Pink, Thomas (2023): Hobbes against Bramhall. Moral responsibility, free will, and mechanistic determination in Kiener, M. (Ed.): The Routledge Handbook of Philosophy of Responsibility (1st ed.). Routledge.
Hobbes addressed a debate about free will and responsibility hitherto conducted within the framework of Aristotelian scholasticism. The debate assumed that our responsibility was for our exercise of a power of self-determination. The main issue was whether this power of self-determination must be exercised contingently.
Contingency in the exercise of power was further linked to a generally accepted theory of rationality as involving susceptibility to the force of reason – to various forms of normative power, forces of truth and of goodness, operating on the mind through objects of thought. Hobbes denied that power could ever be exercised contingently. The very idea of self-determination was viciously regressive. All action was necessitated by prior causes from within material nature.
Hobbes further attacked the theory that rationality involved the operation on us of normative power – of a force of reason.
“Also when a Prize is propounded to many, which is to be given to him onely that winneth … so to Win, or so to Catch, is to Merit, and to have it as DUE” (Leviathan, ch. 14).
Hobbes Studies is pleased to announce the 2024 Essay Competition. We invite submissions which make original contributions to the study of Hobbes’s thought, life, or the reception of his ideas. We also accept articles which engage with other thinkers, as long as a strong connection to Hobbes is demonstrated.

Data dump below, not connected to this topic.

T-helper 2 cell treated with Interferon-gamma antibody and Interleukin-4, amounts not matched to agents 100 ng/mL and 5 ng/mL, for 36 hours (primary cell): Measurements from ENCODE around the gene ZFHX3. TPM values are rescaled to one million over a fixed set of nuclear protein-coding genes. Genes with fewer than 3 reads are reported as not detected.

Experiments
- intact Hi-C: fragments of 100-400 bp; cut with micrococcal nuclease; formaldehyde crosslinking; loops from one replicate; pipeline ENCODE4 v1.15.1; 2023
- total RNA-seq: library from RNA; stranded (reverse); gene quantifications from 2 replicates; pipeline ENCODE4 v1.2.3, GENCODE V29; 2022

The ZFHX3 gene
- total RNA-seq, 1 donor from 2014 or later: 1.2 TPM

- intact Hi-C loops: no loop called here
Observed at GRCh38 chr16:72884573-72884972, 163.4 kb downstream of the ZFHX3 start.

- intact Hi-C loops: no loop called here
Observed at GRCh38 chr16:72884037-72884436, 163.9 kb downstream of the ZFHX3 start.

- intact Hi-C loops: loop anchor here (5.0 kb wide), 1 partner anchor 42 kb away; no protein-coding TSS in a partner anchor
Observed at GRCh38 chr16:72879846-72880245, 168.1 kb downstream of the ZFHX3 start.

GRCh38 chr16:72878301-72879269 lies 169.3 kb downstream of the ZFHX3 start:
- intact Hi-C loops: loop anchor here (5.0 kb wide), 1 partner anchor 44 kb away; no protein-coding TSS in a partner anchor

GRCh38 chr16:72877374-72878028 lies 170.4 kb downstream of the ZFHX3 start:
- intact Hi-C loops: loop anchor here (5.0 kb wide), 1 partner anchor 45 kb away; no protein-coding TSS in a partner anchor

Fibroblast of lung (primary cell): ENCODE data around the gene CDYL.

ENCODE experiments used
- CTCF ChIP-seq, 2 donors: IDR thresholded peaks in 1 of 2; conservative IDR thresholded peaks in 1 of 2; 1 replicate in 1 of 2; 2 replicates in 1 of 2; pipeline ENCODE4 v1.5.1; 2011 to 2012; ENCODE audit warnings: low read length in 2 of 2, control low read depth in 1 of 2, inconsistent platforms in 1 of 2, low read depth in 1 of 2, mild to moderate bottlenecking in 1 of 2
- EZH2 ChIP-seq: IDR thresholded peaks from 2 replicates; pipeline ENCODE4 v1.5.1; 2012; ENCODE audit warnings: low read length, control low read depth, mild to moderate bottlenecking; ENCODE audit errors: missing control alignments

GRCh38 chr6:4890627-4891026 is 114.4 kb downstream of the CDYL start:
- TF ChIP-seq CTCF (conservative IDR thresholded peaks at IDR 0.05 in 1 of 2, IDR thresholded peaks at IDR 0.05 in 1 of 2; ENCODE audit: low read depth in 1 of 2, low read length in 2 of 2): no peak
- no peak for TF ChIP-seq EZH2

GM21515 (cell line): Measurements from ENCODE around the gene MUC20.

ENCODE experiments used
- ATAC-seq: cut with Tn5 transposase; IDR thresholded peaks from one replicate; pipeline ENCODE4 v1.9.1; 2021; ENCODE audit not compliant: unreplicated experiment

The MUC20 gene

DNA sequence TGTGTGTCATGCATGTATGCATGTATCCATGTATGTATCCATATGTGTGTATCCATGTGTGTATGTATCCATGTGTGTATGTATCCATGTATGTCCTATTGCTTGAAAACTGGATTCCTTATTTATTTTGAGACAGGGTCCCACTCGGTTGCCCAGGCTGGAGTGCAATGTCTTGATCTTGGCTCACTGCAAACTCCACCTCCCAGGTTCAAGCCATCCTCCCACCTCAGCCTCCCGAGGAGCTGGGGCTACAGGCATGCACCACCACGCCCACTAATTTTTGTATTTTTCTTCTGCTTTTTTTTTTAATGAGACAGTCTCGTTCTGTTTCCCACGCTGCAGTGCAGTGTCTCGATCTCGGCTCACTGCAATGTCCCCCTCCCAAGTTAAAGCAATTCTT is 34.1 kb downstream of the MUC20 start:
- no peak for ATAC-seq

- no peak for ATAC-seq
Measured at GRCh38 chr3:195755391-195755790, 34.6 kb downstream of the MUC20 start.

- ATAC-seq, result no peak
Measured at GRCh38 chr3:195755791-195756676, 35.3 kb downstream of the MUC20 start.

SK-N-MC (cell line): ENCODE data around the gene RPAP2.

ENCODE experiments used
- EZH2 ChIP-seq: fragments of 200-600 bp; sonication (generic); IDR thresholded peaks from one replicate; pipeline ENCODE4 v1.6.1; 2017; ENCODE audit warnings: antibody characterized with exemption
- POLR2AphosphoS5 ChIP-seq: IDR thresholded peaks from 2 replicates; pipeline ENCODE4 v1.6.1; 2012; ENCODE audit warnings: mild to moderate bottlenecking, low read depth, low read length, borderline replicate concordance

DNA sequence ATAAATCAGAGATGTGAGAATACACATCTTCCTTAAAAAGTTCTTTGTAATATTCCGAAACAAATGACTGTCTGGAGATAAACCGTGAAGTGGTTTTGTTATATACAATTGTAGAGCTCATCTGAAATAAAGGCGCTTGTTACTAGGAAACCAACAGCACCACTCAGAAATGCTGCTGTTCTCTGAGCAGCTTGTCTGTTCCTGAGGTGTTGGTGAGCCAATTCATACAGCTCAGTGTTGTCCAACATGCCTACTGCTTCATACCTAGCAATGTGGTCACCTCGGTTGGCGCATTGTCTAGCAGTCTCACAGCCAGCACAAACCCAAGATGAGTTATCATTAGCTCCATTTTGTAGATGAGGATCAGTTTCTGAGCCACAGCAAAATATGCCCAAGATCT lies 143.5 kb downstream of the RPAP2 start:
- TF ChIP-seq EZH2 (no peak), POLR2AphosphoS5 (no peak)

Essays are particularly welcome from PhD students and those who have recently received their doctorate, and must not have been accepted for publication, or be under consideration for publication, elsewhere.
Entries should be submitted via the Editorial Manager online submission system and follow the journal’s guidelines. When submitting your manuscript, please note in the “Comments” section that you wish to be considered for the 2024 Essay Competition and confirm that the eligibility requirements are met. For queries, please contact Elad Carmel at email@example.com.
The winning submission will be awarded €150 as well as €200 in book credit, courtesy of Brill, and will be published in a forthcoming issue of Hobbes Studies. Other submissions will also be considered for publication. We reserve the right not to make an award.
The submission deadline for the competition is 30 April 2024.
Alexandra Chadwick, University of Jyväskylä
Elad Carmel, University of Jyväskylä
Long before Thomas Hobbes wrote systematic works on political philosophy, he produced the first English translation of Thucydides’ History of the Peloponnesian War directly from Greek. Published in 1629, it was a result of several of his formative years spent in Thucydides’ close company. Starting from the premise that such an experience could have informed Hobbes’s own ideas to a certain extent, this article tries to establish points of connection between Thucydides’ text and Hobbes’s conception of the state of nature. The aim is to identify ideas that might be at work behind different aspects of one of the focal points of Hobbes’s political thought. The analysis begins with Thucydides’ Archaeology depicting the manner of life of the ancient Hellenes; moves to ‘the three greatest things’ that, working on both individual and collective levels, impelled Athens to build an Empire and consequently trigger the war with Sparta; subsequently turns to the disintegration of Corcyraean polis during stasis; and in the end engages with the same problem that in Athens was caused by the plague.